So, the question is about going back to work and working as a waitress in a restaurant where you're carrying trays and ice buckets and having to do things that involve your arms pretty extensively. The simple reality is that you can go back to things like that usually, pretty safely, within two weeks.
The first couple of weeks, the big risk is bleeding. You don't want to bleed around the implants and that's gonna be if you use your upper body. But, after that, there's still a time period where, especially if the implants are underneath the pectoralis muscle, you can't really use that muscle. So, the example that I give my patients, is that if you have to wipe down a table you're easily gonna be able to go this way with the wipe, but going this way is not going to happen. So you're gonna modify the behavior so you wipe, and then wipe, and you don't use the pec muscles. Picking up things is all in your back. It's not these muscles. But, having to manipulate a plate across three people without dropping it may require some contraction of this.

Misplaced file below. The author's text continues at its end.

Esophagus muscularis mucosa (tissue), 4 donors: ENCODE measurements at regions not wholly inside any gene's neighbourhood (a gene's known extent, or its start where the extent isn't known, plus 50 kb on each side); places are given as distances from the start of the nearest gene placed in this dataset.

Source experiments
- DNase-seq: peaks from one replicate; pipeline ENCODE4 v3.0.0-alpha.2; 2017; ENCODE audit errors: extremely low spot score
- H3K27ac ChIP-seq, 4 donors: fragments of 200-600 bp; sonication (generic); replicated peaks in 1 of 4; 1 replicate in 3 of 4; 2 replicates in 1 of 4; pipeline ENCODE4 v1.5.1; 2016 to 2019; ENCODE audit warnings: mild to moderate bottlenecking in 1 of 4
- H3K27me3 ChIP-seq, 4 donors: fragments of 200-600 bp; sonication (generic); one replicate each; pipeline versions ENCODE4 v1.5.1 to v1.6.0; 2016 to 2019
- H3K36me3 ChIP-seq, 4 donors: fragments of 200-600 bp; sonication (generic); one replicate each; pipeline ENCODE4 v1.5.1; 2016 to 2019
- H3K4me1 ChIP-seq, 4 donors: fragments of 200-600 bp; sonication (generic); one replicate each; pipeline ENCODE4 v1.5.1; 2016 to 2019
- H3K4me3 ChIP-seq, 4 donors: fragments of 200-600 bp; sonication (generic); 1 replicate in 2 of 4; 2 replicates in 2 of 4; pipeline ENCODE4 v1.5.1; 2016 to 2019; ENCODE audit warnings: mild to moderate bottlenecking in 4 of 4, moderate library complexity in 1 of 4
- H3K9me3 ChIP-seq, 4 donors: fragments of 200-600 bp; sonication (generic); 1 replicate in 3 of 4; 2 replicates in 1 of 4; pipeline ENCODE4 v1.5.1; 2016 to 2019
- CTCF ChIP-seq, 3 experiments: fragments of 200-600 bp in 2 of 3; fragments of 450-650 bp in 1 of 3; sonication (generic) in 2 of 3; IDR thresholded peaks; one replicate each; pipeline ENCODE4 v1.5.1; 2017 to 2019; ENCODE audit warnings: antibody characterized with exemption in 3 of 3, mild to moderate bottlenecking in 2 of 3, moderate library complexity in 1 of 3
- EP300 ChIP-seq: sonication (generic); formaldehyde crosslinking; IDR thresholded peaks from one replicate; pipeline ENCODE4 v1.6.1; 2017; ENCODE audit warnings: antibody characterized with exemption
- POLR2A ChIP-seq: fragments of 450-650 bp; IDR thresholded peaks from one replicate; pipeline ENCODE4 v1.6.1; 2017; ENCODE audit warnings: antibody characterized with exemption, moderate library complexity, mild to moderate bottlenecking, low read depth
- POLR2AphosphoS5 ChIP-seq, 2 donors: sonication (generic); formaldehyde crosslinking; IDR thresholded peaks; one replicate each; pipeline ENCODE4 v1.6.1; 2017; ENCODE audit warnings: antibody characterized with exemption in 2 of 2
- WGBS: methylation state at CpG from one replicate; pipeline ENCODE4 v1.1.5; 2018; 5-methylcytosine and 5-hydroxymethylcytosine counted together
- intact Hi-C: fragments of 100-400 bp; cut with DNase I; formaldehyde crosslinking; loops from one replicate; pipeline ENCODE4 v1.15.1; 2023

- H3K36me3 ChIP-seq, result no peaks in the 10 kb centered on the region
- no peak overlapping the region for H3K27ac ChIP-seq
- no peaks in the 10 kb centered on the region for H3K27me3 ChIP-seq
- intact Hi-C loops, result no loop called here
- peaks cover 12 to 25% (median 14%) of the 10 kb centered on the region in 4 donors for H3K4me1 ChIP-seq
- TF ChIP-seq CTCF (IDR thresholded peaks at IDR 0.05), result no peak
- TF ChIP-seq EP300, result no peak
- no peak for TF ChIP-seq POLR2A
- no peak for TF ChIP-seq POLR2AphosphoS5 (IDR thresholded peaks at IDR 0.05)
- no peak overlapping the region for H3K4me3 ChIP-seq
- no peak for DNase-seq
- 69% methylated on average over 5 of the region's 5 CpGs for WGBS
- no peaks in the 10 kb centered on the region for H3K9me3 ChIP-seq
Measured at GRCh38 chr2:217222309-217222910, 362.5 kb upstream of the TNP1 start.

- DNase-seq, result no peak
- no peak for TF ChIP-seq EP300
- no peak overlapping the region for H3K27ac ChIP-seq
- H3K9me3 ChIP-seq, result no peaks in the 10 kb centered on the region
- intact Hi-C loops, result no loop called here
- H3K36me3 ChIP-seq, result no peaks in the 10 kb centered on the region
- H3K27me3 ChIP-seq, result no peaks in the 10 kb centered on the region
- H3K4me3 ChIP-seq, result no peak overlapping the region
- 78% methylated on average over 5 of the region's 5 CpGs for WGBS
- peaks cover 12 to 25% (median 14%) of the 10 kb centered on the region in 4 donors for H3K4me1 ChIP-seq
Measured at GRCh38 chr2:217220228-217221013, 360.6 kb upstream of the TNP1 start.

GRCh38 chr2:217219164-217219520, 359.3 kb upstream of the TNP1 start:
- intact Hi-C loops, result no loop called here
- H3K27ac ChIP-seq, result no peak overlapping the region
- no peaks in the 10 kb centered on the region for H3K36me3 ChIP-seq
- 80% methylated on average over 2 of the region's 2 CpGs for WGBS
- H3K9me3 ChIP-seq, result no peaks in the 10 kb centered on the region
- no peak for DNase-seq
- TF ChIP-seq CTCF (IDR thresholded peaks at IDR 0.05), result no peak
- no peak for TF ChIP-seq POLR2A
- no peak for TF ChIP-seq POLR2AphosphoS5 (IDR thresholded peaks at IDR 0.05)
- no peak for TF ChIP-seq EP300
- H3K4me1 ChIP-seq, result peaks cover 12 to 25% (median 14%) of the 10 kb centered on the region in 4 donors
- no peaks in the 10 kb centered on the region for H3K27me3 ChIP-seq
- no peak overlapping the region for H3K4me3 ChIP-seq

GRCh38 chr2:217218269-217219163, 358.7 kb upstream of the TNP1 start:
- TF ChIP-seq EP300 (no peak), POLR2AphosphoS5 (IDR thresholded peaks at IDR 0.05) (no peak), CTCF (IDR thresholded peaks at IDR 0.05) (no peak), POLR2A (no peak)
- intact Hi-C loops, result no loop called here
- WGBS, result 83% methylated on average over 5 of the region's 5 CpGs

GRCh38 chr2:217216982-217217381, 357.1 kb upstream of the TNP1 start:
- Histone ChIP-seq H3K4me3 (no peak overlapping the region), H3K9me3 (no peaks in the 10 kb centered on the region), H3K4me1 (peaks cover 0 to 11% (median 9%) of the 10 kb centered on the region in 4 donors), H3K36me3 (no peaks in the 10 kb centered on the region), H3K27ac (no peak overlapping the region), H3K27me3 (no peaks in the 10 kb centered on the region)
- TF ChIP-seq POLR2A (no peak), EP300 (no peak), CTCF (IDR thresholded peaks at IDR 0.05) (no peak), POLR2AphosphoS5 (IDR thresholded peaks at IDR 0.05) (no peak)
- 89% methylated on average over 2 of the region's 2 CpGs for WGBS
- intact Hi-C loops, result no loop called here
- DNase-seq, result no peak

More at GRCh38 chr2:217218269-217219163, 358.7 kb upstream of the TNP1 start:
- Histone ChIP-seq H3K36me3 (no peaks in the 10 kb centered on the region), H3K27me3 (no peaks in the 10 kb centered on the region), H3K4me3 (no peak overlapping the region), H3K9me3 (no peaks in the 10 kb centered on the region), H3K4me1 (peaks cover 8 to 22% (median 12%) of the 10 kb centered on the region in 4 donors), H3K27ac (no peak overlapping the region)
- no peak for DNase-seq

Two weeks is usually enough to get that; ask your surgeon what his preferences are but that's kind of the ballpark when people could go back to a modestly heavy activity like waiting tables.